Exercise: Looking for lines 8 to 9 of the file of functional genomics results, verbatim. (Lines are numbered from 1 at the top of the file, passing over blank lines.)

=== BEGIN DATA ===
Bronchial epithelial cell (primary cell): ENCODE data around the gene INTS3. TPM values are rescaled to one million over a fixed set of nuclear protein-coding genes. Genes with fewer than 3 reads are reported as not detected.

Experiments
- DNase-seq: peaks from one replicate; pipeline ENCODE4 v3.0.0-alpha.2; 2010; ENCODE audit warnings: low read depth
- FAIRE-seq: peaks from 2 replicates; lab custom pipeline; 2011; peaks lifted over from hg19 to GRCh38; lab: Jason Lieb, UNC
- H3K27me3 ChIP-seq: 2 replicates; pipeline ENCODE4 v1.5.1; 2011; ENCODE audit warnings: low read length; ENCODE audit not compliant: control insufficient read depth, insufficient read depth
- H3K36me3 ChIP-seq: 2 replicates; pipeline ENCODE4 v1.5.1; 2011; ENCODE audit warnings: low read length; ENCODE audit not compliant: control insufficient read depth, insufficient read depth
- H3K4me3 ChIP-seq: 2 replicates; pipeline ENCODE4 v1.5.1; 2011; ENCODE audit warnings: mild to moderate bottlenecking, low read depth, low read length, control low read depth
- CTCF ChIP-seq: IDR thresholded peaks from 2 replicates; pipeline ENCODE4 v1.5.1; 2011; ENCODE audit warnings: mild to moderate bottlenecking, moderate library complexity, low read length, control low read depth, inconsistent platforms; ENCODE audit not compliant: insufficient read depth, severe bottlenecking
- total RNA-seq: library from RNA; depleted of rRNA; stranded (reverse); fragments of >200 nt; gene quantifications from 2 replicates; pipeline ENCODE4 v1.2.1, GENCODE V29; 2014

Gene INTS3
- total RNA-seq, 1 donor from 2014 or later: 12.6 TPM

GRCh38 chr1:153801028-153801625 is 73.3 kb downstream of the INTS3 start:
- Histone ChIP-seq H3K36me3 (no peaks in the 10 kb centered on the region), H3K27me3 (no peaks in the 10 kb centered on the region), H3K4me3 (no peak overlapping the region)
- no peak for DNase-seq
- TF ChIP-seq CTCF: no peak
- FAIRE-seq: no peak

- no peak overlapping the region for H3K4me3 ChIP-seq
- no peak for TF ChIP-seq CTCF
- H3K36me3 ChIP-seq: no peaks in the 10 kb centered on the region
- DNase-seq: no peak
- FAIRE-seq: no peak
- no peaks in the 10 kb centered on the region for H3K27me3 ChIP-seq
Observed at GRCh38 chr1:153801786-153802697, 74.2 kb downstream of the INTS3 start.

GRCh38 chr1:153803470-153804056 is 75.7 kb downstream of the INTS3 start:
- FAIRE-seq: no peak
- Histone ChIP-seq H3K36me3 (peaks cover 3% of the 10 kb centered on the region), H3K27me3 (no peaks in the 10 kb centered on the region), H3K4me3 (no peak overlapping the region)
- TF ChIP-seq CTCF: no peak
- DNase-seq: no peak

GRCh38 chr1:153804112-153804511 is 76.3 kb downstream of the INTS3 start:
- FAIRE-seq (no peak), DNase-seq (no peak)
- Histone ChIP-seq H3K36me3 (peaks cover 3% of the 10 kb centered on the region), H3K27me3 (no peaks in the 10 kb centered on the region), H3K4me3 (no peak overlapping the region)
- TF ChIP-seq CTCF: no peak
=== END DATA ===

- CTCF ChIP-seq: IDR thresholded peaks from 2 replicates; pipeline ENCODE4 v1.5.1; 2011; ENCODE audit warnings: mild to moderate bottlenecking, moderate library complexity, low read length, control low read depth, inconsistent platforms; ENCODE audit not compliant: insufficient read depth, severe bottlenecking
- total RNA-seq: library from RNA; depleted of rRNA; stranded (reverse); fragments of >200 nt; gene quantifications from 2 replicates; pipeline ENCODE4 v1.2.1, GENCODE V29; 2014